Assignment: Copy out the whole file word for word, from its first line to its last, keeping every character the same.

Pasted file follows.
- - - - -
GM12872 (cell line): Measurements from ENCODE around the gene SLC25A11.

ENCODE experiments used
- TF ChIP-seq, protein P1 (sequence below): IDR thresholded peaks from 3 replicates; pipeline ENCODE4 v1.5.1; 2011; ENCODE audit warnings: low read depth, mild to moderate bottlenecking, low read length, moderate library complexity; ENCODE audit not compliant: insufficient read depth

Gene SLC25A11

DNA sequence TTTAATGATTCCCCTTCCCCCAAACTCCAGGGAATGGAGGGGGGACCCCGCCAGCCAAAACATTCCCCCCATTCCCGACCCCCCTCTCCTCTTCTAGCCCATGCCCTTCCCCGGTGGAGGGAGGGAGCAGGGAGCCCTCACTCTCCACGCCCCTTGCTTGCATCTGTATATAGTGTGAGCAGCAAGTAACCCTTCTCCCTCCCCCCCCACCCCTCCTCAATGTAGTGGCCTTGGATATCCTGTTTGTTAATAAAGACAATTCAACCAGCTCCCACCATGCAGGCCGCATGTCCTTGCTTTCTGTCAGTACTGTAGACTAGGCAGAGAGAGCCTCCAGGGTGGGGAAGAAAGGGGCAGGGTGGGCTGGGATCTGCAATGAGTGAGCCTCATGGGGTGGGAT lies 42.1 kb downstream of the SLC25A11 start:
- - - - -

GM12872 (cell line): Measurements from ENCODE around the gene SLC25A11.

ENCODE experiments used
- TF ChIP-seq, protein P1 (sequence below): IDR thresholded peaks from 3 replicates; pipeline ENCODE4 v1.5.1; 2011; ENCODE audit warnings: low read depth, mild to moderate bottlenecking, low read length, moderate library complexity; ENCODE audit not compliant: insufficient read depth

Gene SLC25A11

DNA sequence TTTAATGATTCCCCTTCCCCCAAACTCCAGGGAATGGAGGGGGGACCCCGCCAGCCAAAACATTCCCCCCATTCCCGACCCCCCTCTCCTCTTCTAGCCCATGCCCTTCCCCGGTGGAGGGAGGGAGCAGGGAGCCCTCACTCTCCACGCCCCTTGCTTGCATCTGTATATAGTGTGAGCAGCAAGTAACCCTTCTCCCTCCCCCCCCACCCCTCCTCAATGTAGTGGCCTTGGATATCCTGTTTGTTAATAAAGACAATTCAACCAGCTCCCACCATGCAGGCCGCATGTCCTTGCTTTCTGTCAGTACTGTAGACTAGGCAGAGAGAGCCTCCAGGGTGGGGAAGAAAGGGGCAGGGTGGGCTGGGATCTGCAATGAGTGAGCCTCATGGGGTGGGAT lies 42.1 kb downstream of the SLC25A11 start: